Lisa Fleming, from Edinburgh, was diagnosed with the disease in May 2017 and has undergone aggressive treatment including chemotherapy, radiotherapy and multiple surgeries since then.
Describing her four year battle with the disease she said: “Living with secondary breast cancer is a horror and we need to find a treatment or cure. But as a patient you also have to try and live in the moment, to learn to make the seconds count.”
This motto helped the mum of seven-year-old Cameron through her long stays in hospital. It also gave birth to a charity Make 2nds Count which she started two years ago today after she realised the lack of funding secondary breast cancer research received.
She said: “Out of all funding for breast cancer research in the UK only five to nine percent of that goes to secondary breast cancer, the rest goes to the research of primary breast cancer.
“The rate of survival for primary breast cancer is 95 per cent but then you look at secondary survival rates and we are considered incurable.
“All cancer patients deserve a chance to live and right now secondary breast cancer is the forgotten disease and this imbalance needs to be addressed.”
Lisa added that for people who have received a secondary breast cancer diagnosis it can feel like there is no hope.
She said “I remember when I was told my cancer had spread to my brain I felt like my world had fallen apart.
“I'd been really strong up to then, through operations and chemotherapy but after that, I didn't leave my bedroom for five days until I had the brain surgery.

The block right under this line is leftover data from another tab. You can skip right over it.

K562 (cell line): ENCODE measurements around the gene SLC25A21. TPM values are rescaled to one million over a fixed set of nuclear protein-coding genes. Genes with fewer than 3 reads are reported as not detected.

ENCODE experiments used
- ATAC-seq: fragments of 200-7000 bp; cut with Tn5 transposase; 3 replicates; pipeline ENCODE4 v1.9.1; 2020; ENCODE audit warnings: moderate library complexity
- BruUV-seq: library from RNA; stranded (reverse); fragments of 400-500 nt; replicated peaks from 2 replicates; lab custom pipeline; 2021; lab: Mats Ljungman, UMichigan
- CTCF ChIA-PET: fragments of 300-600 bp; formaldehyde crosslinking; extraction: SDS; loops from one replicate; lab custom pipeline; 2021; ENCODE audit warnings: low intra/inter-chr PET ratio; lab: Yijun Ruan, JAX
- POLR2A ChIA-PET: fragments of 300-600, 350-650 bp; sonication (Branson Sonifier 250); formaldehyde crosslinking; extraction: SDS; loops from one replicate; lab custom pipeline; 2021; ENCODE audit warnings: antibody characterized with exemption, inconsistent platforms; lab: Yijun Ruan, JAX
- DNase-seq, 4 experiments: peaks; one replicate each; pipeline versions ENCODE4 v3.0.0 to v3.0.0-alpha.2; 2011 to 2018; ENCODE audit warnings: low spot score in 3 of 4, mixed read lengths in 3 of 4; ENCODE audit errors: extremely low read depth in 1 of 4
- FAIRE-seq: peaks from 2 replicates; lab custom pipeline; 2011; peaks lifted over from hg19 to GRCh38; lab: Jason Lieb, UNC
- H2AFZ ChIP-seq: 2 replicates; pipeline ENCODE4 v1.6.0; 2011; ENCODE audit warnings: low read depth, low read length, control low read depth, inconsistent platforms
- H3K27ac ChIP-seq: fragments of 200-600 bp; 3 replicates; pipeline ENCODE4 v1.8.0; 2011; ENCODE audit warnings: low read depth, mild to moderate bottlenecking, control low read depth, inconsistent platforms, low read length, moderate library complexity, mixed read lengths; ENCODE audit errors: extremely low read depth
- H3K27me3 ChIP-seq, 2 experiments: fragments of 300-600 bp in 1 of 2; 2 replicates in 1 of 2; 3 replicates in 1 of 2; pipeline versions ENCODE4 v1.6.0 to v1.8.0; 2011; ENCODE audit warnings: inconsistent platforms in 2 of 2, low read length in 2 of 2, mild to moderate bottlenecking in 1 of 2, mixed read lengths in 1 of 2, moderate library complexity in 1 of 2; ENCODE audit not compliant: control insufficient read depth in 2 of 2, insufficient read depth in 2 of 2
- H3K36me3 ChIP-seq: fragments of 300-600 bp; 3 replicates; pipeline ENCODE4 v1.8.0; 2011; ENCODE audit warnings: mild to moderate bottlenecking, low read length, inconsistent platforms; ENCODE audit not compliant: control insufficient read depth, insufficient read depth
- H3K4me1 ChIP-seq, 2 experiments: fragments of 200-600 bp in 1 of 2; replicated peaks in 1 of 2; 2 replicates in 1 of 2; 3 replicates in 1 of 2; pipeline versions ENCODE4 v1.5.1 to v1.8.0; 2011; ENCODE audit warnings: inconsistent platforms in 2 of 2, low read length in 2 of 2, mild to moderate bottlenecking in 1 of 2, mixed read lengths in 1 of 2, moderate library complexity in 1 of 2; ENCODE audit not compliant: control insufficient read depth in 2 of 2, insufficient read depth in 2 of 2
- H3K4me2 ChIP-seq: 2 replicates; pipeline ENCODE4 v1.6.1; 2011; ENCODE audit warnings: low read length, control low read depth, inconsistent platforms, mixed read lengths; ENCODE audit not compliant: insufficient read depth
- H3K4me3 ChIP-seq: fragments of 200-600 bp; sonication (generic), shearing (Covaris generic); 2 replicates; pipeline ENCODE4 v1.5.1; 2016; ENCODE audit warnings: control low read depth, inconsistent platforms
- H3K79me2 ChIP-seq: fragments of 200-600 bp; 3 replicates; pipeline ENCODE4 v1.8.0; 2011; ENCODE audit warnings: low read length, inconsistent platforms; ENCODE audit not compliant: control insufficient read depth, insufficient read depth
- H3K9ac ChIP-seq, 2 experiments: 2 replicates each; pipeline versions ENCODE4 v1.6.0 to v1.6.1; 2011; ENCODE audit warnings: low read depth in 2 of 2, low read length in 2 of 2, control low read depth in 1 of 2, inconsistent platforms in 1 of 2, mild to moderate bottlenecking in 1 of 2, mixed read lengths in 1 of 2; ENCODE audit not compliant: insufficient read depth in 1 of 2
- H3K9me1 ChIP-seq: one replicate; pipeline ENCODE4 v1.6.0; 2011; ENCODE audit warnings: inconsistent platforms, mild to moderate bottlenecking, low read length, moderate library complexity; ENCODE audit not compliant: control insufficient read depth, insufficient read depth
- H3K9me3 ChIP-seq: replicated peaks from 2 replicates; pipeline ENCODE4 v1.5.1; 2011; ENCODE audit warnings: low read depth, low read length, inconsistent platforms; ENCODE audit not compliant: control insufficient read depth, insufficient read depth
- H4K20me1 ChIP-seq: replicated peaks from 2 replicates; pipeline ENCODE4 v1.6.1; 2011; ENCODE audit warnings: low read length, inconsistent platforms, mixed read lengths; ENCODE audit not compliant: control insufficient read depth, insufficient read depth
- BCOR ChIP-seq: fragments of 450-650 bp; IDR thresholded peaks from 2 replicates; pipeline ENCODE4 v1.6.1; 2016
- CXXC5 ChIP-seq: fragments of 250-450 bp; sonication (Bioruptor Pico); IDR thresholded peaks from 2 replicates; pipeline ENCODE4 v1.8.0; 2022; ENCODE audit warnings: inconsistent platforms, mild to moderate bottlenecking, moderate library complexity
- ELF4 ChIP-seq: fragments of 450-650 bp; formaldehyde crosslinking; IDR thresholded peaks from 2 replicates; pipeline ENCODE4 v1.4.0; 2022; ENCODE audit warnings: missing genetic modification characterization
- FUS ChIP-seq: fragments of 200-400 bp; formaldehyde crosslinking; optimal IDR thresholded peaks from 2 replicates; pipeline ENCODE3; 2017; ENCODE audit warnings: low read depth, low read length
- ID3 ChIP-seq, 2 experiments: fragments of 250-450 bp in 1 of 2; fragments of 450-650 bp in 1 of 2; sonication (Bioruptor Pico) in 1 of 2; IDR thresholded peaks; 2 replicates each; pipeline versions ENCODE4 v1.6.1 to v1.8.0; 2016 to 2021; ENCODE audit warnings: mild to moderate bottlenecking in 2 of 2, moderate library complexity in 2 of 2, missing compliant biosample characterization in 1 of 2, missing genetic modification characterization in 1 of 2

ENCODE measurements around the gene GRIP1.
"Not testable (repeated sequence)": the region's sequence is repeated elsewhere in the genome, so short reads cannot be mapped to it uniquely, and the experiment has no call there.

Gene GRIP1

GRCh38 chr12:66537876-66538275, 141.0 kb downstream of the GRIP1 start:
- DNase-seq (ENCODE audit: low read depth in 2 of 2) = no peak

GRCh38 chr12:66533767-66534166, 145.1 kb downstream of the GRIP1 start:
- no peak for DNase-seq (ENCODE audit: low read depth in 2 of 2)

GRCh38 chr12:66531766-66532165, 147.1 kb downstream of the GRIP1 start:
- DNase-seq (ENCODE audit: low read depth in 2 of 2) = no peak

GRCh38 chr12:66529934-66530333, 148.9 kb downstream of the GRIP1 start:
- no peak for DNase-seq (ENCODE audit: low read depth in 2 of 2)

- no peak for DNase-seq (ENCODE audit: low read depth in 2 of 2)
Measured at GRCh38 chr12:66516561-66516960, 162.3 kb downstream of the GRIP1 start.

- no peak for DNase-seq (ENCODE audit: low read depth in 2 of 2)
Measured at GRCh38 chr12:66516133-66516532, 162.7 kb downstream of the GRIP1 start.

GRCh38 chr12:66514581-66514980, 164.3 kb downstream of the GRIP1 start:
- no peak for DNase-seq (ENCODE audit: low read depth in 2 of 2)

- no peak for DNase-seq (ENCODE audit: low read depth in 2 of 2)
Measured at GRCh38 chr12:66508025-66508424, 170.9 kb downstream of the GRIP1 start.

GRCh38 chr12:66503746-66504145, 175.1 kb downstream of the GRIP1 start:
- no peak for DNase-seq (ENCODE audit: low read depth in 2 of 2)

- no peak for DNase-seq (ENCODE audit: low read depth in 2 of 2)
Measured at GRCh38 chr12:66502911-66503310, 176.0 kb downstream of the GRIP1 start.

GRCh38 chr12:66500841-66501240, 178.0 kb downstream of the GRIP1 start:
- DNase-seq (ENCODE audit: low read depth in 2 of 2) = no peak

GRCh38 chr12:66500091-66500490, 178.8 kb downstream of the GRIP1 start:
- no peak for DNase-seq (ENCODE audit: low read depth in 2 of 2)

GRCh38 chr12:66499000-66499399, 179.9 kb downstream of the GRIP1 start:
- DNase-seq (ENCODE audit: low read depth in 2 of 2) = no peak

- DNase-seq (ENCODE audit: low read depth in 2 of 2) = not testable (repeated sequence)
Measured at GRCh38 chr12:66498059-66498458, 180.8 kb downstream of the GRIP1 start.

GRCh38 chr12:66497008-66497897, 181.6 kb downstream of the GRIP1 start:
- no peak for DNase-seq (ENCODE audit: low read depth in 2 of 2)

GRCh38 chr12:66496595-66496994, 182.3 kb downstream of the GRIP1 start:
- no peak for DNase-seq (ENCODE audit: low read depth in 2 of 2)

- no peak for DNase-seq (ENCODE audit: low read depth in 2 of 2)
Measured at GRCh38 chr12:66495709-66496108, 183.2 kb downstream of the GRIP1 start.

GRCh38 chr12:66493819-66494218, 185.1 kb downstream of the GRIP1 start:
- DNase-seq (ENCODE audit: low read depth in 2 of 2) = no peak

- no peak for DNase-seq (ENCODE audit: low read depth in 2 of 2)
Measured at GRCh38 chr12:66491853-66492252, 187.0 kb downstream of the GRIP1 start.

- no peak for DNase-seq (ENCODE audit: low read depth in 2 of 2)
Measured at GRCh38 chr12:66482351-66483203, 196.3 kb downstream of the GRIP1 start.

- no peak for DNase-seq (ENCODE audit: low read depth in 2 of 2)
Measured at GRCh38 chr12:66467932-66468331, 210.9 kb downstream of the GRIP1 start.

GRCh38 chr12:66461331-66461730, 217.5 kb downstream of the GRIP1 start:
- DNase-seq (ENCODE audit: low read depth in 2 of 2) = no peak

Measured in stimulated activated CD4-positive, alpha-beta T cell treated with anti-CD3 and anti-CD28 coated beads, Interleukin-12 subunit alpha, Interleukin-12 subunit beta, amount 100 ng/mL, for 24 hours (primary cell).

“I remember lying in my room watching Peaky Blinders on repeat and thinking that was it.”
Despite experiencing the lows that living with a secondary breast cancer diagnosis brings, the brave mum is determined to focus on the positive and to keep living.
Make 2nds Count has given her a positive purpose and the grassroots charity has grown exceptionally fast over the last two years and has raised nearly £500,000 for research into the treatment of secondary breast cancer.
The money partly supports a pioneering research project at the University of Edinburgh’s Breast Cancer Translational Research Group at the Edinburgh Cancer Research Centre.
Led by Dr. Olga Oikonomidou, the study will help us better understand secondary breast cancer by identifying the specific gene changes, or mutations, that drive cancer cell growth in individual patients.
The charity also aims to improve awareness of this misunderstood disease so warning signs can be picked up sooner by GPs and lives saved.
Lisa said she still holds some resentment towards her GP surgery which she feels failed to refer her quickly enough.
She said: “In all honesty, I have a bit of resentment towards my GP practice. When I went to see them I was young and I didn't have a lump so I wasn't taken seriously.
“I had to fight with my GP for a referral but even then I got a non-urgent referral and wasn't seen for a month.”
Devastatingly, by the time the cancer was found the disease had spread throughout Lisa’s entire body, including her spine, skull and caused a bone in her neck to break through pressure.
She added: “I think if there had been more knowledge about secondary breast cancer it would have been picked up sooner and cancer might not have been able to spread so far.”
This experience has lit a fire in Lisa’s belly which has caused her fight for people living with secondary breast cancer to be given a chance through her charity.
The ex-freelance consultant said: “I am incredibly proud of what we have achieved but we have a long way to go.
“There are approximately 55,000 people living with the disease in the UK and, on average, 1,000 deaths per month.
“There is still no cure and secondary breast cancer remains the forgotten form of the disease.”
For more information on Make 2nds Count visit: https://www.make2ndscount.co.uk/